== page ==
Tom Feltenberger expressed frustration about an ongoing water leak and scum problem along Grinnell Avenue, between 10th and 11th Streets. The source of problem is reportedly water flowing from an outlet pipe from a basement sump pump at a residence near at Grinnell and 11th. (Columbia Spy previously reported on the issue HERE.)
Feltenberger said that due to the water on the street, cars are sliding and people are falling. He said he got the runaround from several agencies, having contacted the national office of the EPA, who referred him to its state office, who told him to contact “Harrisburg,” who sent him back to Columbia Borough, which “sent him nowhere.” He said he then called State Representative Dave Hickernell, but “he does nothing.” He said he then talked to a “street superintendent,” who told him there are legal problems “out there.” When asked what the plan is, the superintendent allegedly said, “I don’t know the plan,” but admitted the borough has known about the problem for years. Feltenberger said he then called the highway department but got no calls back. “This is a very serious problem,” he told council.
Borough Manager Rebecca Denlinger said the borough is aware of the problem and that the next step is to identify that the water is coming specifically from a "homeowner’s home." The borough will then determine what role, if any, it has in fixing the problem.
Hawn also said that drain pipes were improperly installed on the 500 block of Walnut Street during a recent road and sidewalk reconstruction project. He cited one example in particular, in which a drain line leading from a building to the storm sewer was two inches lower than the sewer inlet. Hawn said he pointed out the problem to a job foreman who told him the curb would be replaced. Instead, workmen jack-hammered through the curb to fit the pipe in, according to Hawn. “A lot of the drains have been put in wrong,” he told council.
Hawn also said that drain lines leading from downspouts are supposed to have a “positive grade,” but water in some pipes doesn’t make it out to the curb due to an incorrect grade. Hawn also said elbows have been added to some lines that don’t line up with the hole in the curb, which increases the likelihood of clogging. In other cases, lines were run crooked, Hawn said. He said the engineer is supposed to inspect all the forms and all the drains. “My sidewalks look pathetic, and nobody is checking them,” he said.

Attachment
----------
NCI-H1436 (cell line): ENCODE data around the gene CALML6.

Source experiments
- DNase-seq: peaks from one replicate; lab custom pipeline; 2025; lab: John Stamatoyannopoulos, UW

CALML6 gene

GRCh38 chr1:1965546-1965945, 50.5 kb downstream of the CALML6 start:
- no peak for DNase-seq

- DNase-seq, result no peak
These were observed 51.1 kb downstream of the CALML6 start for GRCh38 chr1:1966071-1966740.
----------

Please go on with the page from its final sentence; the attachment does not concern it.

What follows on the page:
Council President Kelly Murphy said that if it is found that the job has not been done correctly, it will have to be redone. “We’ll look into it,” he said.
Code Enforcement Manager Steve Kaufhold explains procedures.
Code Enforcement Manager Steve Kaufhold told Meley that inspections are still being done but that he was unaware of the tenant changes. “If you had called me, we would have come out,” Kaufhold said. “I only heard about it now.” Meley responded that the borough can’t count on a concerned citizen monitoring all the slumlords in town. “You have to get out in front of these things,” he said. He told council it must make it uncomfortable for slumlords to be in this town. He said the borough must “hammer them” and enforce the three-strike rule. “I’d like you to do something about this,” he said.
Kaufhold said that if the codes department finds out that a new tenant has come in, the landlord will be notified of an upcoming inspection and a $250 fine will be imposed for any new tenant who moves in without a proper inspection of the rental.
Doutrich also complained about both street sweepers often being out of operation at the same time, claiming the problem is due to mismanagement. He also cited a weed and grass problem at 1020 Ironville Pike, where the weeds are over six feet tall. He said a neighbor of the property told him she came to the borough office three times to report the problem, because she couldn’t see above the weeds to back out of her driveway safely. Allegedly, an employee at the borough office told her to back into her driveway so that she could see to pull out onto Ironville Pike.